what did she say?" "Sho said, 'Oh,
that dreadful woman again.'"
At a recent wedding in Rhiuebeck,
as the clergyman reached tho part of
the ceremony, "I now pronounco you"
a fish peddler in the street 'shouted
"bull heads! bull!" to the amusement
of some and the consternation of oth
ers present on the occasion. ,
The ties used on the South American
railways have been transported almost
entirely from California, us tho hard
wood ties cut ou the Andes cannot be
used without boring tho spike-holes
with augers. The ties cost oue dollar
each lauded at Collao.
Tho physicians of the Health 'Dj
piirtment in New York,- in reporting
the mortality of that city to tho
Board, begins: "I have the hdnor to
report tho following deaths.". This is
like tho sherilT who wrote:, "I have
the pleasure to inform you that you
are appointed a deputy to assist iu tlio
l..,!r, f T.K.. &...:!. ,
hanging of Johu Smith.'
The Chicago Times likens Chicago
to the man who earned a dollar, or
just as much as and uo more than it
cost him to live. He might live six
working days, but the seventh, the
Sabbath, he must work or cease to live.
The Times says: "Now, ' every man
who bas capital invested in Chicago,
is iu exactly this situation. .The av
erage profit which his capita will cam
at the present time, does not exceod
five and a half per cent, per annum ;
and five and a half per cent, per an
num is exactly what government, of
oue kiud or another, fakes away, iu
the shape of taxes, from all capital in
vested in Chicago."
I gave her a rose aud gave her a
ring and I asked her to marry me then;
but she scut them all back, insensible
thing and said she'd had no notion of
uieu. 1 told her I'd occuus of money
and goods, tried to frighten her with a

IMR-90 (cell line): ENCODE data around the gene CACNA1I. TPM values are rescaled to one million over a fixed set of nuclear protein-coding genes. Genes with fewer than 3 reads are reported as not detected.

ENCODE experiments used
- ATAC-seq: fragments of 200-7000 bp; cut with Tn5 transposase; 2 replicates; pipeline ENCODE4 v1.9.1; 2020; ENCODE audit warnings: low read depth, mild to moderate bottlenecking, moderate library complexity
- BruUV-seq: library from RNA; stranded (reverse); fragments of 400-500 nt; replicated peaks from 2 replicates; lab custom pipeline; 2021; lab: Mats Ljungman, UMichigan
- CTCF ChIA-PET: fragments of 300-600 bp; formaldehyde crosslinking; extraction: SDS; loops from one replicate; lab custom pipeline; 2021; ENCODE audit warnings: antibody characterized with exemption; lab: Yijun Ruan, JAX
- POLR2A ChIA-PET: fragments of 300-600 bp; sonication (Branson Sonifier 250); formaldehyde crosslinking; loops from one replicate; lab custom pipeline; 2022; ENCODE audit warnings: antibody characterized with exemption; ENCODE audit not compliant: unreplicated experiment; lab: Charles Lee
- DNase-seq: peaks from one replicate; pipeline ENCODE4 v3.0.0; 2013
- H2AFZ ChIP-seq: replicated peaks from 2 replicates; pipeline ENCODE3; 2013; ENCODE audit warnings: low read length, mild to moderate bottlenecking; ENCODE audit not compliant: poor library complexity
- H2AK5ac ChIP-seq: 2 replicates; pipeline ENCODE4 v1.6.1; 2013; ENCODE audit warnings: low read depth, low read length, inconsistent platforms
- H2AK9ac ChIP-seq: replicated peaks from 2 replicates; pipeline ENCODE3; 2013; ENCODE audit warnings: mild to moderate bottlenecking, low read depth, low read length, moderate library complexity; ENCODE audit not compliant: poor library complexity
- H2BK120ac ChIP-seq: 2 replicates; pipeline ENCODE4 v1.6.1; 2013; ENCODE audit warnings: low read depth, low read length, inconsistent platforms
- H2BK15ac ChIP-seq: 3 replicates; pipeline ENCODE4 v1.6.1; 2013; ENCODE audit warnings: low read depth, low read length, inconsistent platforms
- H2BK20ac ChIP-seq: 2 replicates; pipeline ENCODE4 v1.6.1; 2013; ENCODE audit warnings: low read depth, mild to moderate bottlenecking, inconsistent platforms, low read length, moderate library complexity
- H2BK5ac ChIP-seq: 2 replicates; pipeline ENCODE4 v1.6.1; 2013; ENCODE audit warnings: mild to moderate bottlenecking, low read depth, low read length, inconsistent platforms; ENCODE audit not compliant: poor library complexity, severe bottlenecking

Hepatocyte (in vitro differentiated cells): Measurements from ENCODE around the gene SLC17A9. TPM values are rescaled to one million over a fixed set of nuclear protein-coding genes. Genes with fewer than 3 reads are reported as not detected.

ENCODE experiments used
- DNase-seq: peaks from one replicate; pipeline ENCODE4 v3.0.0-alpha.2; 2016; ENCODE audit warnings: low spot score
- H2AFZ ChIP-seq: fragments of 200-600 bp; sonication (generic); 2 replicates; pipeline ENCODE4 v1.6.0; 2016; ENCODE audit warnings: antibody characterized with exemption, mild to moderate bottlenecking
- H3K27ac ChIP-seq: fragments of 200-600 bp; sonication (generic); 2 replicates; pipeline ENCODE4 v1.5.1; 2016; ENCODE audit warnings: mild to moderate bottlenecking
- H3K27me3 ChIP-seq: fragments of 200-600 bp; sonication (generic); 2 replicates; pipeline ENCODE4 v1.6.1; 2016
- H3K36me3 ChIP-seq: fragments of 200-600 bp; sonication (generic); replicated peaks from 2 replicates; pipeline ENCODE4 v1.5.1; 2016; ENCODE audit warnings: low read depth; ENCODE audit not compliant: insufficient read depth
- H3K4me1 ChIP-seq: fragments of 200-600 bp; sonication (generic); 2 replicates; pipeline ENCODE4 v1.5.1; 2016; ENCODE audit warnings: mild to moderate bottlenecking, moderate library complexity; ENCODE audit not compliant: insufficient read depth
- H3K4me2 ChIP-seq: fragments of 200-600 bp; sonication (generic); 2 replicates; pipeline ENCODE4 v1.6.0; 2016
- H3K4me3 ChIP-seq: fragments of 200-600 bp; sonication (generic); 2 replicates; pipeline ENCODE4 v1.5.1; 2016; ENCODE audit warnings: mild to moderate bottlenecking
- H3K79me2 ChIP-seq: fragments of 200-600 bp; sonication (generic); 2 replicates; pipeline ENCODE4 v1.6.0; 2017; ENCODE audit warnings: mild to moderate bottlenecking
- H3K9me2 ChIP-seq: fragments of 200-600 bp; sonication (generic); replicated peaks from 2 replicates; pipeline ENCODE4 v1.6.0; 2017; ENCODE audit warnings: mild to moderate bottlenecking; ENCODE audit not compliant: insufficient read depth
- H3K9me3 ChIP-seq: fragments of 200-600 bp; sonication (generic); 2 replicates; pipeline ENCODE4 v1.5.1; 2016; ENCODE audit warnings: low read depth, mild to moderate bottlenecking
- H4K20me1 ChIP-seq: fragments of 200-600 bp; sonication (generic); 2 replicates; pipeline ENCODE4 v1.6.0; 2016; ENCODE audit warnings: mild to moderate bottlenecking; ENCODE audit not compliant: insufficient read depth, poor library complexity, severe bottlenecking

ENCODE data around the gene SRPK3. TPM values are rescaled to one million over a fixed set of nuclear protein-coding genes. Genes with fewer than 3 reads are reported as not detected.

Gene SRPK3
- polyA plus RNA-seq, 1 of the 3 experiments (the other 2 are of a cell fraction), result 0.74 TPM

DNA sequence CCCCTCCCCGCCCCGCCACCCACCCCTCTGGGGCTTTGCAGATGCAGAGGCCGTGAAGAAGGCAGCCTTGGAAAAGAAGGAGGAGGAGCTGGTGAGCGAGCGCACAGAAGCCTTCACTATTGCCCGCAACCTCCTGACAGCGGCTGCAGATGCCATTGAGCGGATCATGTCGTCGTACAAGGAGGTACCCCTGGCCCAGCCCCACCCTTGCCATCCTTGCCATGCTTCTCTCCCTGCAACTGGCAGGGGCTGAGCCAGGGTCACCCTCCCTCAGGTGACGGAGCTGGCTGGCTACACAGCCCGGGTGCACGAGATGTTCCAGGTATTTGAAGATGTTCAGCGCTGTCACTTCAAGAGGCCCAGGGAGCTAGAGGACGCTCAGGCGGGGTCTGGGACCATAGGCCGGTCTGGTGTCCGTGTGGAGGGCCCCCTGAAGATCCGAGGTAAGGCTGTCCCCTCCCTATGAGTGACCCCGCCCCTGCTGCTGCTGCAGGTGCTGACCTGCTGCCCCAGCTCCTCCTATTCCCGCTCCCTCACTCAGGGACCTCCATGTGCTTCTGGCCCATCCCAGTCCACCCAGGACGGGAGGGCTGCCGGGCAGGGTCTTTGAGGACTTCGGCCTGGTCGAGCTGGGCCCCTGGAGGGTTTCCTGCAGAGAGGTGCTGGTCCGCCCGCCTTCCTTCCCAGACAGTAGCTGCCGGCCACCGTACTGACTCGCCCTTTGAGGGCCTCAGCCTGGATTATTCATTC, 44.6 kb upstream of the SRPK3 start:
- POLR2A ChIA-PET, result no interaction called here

growl; but she answered that slie
wasn't brought up in the woods lo lm
scared by the screech of an' owl. I
called her a beggar, and everything
bad; I slighted her features and form ;
till at leugth I succeeded iu getting
her mud, aud site raged like a eu iu u
storm. Aud then, iu a motueut i turn
ed aud I smiled.tiud called her my an
gel und all ; she fell iu my urins like a
wearisome child and exclaimed: "Wu
will murry this fall."
Western papers seen.) to" vie with
each other in telling tho biggest snake
stories An Arkansas paper notes the
killing of suuko ltPfect long ami 23
inches in circumference. Thou a, Mis
souri paper comes along wjth a snako
20 feet long 30 iuches in circumference.
But not to bo outdone the Kausa ui put in its claim for the suakt
championship by giving an account of
a snake IvS feet long and 4$ inches
around the body, rovered with scales
like lish, and having a yellowish, sul
phureous tint and smell. But now
comes along a Chicago paper, aud sav
they have a snake 1,400 feet Itug and
'.'isj feet round tho tip f the taii, and
; asks, as a mathematical problem, h
I uiucli it will npnsuri round the waif?.